In reply to an earlier post on Sep 2, 2011 9:25:32 AM PDT
I would assert that welfare is highest in the Southern states. Govenment intervention has declared that men are irrelevent as fathers and husbands and providers. I have seen this firsthand in my own extended family and in my community. Government workers are given commissions here for getting people onto welfare rolls or children into the system. Some years back the gov. had a wonderful policy known around here as the fourth child jackpot. If a woman had a fourth child they received a huge bonus in income. Couple that with poor educational standards and yes, you will see devastation, family breakdowns, drug abuse and violence. The agonizing cries of a broken system, of a people without hope. If a man is told he can't provide as well as the gov. so get out what is that man to do? He has been supplanted. Many years ago, a man named Nimrod struck his fist to heaven and declared man did not need God in governing himself. He declared to his people he would build a great city and he, Nimrod, the mighty hunter, would provide for and protect them. He built a huge tower declaring he would reach heaven on his own without God. He told them they did not need God to be happy in life. His government would give them all they needed as long as they were loyal.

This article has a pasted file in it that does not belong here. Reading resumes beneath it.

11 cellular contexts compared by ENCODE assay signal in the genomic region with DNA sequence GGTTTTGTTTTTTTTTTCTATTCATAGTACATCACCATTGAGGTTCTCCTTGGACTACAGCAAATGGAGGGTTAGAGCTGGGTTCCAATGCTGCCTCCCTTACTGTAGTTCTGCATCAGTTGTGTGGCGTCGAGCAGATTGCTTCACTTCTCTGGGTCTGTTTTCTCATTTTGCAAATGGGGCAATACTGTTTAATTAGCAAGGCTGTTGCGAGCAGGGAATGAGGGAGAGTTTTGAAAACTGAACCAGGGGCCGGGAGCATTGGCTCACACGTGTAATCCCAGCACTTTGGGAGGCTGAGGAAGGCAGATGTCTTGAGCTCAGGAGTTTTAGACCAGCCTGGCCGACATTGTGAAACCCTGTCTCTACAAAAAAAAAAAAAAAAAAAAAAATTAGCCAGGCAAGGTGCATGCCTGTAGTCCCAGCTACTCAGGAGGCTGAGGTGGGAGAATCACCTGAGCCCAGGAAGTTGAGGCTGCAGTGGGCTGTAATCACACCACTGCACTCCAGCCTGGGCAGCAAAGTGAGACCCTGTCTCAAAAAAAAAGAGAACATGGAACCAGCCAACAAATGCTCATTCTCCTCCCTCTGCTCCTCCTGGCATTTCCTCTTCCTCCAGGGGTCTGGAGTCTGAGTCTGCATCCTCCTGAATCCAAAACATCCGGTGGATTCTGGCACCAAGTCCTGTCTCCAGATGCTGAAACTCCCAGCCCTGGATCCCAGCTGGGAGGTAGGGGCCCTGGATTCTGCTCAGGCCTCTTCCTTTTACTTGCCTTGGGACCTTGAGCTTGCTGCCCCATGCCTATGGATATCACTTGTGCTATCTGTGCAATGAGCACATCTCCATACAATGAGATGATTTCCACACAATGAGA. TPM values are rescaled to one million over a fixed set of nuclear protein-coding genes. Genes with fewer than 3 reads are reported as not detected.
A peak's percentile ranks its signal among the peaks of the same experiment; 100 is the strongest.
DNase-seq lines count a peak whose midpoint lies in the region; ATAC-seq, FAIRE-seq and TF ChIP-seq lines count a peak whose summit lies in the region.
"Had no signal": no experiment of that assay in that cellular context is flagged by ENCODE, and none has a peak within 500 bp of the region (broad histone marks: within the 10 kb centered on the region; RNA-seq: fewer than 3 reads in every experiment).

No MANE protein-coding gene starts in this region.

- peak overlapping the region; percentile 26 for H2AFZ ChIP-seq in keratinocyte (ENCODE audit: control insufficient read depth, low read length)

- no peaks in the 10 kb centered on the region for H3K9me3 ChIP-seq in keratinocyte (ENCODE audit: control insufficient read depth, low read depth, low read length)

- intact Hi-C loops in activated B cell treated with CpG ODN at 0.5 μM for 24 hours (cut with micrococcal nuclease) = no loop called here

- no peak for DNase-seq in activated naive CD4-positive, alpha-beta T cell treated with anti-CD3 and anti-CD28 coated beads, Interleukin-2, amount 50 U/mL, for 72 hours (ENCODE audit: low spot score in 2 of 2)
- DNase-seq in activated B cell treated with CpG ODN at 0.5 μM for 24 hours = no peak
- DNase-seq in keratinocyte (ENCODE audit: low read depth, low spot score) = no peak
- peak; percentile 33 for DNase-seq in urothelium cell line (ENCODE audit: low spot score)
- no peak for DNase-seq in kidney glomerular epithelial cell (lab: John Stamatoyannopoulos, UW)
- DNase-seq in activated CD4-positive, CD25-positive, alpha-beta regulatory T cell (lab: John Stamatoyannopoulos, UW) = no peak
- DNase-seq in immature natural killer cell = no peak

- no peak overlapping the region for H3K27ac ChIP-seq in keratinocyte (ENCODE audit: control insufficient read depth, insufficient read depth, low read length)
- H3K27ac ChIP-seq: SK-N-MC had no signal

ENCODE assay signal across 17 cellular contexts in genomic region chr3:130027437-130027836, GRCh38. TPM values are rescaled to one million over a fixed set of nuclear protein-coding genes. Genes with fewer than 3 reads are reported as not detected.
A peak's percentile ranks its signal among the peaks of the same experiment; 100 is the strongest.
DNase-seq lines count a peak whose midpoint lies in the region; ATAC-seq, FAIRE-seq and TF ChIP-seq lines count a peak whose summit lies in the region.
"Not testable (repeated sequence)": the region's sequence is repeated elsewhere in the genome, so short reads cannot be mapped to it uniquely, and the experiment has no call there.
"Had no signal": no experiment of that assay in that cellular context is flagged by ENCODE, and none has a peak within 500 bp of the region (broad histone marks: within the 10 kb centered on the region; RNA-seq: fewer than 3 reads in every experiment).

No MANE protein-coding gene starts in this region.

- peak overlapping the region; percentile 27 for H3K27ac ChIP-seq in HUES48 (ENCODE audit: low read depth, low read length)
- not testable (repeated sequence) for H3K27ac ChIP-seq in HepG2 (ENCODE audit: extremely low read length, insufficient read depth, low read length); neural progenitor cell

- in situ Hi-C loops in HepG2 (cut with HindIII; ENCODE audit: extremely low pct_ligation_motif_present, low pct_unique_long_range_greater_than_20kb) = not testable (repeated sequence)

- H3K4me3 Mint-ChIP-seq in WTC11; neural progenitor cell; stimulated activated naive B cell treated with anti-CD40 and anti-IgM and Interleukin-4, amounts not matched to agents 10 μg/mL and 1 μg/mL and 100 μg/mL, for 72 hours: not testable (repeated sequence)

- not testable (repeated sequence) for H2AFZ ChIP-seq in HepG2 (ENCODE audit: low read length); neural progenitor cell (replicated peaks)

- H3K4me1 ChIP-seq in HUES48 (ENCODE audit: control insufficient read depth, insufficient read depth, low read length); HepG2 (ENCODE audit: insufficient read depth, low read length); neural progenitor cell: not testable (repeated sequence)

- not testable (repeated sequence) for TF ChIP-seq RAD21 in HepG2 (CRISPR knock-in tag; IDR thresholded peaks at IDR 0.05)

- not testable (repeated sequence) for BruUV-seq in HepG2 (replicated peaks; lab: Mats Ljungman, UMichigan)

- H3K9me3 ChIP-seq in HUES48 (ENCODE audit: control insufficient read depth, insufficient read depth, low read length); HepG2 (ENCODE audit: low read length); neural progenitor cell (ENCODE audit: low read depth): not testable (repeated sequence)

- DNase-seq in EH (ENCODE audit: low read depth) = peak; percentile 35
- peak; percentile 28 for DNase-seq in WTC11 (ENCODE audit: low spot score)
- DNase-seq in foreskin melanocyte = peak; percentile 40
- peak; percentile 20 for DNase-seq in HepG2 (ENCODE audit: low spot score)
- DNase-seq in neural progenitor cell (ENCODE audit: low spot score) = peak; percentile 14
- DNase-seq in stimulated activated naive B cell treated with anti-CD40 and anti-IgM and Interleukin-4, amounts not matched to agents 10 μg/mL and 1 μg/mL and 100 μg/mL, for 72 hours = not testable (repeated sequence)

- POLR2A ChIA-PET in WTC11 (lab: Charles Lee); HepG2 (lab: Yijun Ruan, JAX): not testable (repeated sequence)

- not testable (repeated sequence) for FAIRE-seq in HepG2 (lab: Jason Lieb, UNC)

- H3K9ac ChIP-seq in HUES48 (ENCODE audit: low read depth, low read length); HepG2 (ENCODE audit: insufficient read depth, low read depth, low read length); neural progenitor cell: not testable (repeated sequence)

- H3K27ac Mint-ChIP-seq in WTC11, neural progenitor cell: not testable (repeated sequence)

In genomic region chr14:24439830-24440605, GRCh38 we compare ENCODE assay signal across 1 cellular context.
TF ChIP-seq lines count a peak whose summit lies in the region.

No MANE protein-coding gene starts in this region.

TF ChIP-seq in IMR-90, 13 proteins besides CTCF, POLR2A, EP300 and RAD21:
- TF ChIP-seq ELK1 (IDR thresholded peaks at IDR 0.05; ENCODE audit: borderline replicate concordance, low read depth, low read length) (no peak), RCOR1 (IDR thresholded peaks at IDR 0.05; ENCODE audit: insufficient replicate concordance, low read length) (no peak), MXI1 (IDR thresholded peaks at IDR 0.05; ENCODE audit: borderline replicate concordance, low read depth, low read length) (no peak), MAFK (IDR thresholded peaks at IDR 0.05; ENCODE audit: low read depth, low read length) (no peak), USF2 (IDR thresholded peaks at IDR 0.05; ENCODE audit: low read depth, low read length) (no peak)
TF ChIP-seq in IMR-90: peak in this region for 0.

While I grant you we, the Bible Belt has fallen it is because we have supplanted religion for relationship with Christ. There is a big difference. Relationship takes effort and our day to day lives steal our time bit by bit. Somwhere along the way we forgot the fragrance of His Being, the wonder of walking in the garden with Him, the joy of being in His presence. Religion became easier. The Church is His Bride and without relationship we are just going through the motions. The salt lost it's savour here in the South because the Bride did not want to dirty her feet when He knocked at our door. Only a return to relationship with Christ, repentance and a falling back in love with He who gave up heaven for the one He loved with more passion than we can imagine will save us now.
Posted on Mar 28, 2012 5:54:05 AM PDT
Paul Marks says:
As you know the Illuminati (as a formal organization) were Bavarian (and had rather mixed success in Bavaria - which remains today one of the most conservative areas of Germany, indeed of Europe), but illuminati type ideas spread to France (thanks to the patronage of important Free Masons such as the Duke of Orleans) and, to a lesser extent, to the United Kingdom (where Free Masonary effectively split into pro and anti French Revolution factions - although there was some effort to retain Free Masonary as a place where people of different political opinions could meet).
The influence of illuminati type ideas can be seen in Tom Paine (although he did not like the practical consequences of them - protesting againt the murder of Louis XVI, which almost got him executed also), but Paine's influence was very limited (as can be seen by the reaction of John Adams to Paine's ideas).
I write as someone who is NOT a Free Mason.